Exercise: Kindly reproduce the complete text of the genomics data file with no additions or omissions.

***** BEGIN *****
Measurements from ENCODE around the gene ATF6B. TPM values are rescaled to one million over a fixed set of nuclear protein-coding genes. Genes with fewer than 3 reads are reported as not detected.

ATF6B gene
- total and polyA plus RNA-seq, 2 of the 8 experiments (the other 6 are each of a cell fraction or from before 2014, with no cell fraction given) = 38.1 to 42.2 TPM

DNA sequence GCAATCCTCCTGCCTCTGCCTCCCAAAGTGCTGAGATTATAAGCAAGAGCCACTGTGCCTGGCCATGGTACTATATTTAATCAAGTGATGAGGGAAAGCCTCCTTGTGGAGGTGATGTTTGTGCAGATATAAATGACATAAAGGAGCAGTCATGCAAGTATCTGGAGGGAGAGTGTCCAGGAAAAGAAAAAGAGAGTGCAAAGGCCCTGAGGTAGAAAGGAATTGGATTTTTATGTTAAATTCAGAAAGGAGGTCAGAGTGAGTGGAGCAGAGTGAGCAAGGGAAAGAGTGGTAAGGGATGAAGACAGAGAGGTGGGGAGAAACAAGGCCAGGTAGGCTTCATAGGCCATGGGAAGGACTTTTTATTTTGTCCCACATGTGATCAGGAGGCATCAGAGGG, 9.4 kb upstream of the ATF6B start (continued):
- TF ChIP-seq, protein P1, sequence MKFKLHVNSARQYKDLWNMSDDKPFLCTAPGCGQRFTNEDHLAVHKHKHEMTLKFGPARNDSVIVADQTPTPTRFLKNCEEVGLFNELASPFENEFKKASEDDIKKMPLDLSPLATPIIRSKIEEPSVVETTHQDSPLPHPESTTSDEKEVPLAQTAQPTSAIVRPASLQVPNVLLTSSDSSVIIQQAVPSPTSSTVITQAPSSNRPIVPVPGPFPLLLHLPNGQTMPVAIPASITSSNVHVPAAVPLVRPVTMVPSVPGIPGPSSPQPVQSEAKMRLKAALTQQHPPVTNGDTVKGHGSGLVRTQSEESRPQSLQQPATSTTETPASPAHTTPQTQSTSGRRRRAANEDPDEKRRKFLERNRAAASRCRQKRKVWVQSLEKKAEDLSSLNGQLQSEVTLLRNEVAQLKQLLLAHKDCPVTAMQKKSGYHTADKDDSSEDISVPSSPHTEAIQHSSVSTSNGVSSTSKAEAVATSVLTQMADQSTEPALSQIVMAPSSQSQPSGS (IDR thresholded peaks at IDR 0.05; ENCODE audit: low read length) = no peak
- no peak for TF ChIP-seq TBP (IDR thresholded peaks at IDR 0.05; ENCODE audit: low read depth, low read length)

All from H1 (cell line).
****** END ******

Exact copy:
Measurements from ENCODE around the gene ATF6B. TPM values are rescaled to one million over a fixed set of nuclear protein-coding genes. Genes with fewer than 3 reads are reported as not detected.

ATF6B gene
- total and polyA plus RNA-seq, 2 of the 8 experiments (the other 6 are each of a cell fraction or from before 2014, with no cell fraction given) = 38.1 to 42.2 TPM

DNA sequence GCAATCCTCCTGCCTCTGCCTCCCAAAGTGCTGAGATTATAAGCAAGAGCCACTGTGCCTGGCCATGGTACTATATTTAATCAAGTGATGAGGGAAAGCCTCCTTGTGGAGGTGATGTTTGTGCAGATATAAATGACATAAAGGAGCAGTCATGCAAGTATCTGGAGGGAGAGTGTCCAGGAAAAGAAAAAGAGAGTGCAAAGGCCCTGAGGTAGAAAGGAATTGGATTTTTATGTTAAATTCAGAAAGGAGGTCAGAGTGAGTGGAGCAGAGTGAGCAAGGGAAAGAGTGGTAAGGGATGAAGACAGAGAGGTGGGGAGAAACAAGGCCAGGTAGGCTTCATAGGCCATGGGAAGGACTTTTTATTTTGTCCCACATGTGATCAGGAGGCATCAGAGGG, 9.4 kb upstream of the ATF6B start (continued):
- TF ChIP-seq, protein P1, sequence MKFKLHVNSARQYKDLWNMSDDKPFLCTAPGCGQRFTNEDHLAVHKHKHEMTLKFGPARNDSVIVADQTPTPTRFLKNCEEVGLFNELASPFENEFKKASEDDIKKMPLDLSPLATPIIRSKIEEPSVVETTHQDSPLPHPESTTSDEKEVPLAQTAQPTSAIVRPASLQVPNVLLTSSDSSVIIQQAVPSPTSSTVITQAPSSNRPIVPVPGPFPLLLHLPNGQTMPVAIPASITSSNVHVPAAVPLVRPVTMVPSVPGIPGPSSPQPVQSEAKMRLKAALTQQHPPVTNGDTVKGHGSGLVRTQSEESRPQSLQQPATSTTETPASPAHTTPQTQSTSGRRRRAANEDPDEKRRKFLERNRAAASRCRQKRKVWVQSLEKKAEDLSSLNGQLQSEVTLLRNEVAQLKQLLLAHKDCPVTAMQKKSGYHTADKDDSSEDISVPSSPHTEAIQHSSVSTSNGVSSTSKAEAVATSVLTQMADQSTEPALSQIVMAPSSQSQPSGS (IDR thresholded peaks at IDR 0.05; ENCODE audit: low read length) = no peak
- no peak for TF ChIP-seq TBP (IDR thresholded peaks at IDR 0.05; ENCODE audit: low read depth, low read length)

All from H1 (cell line).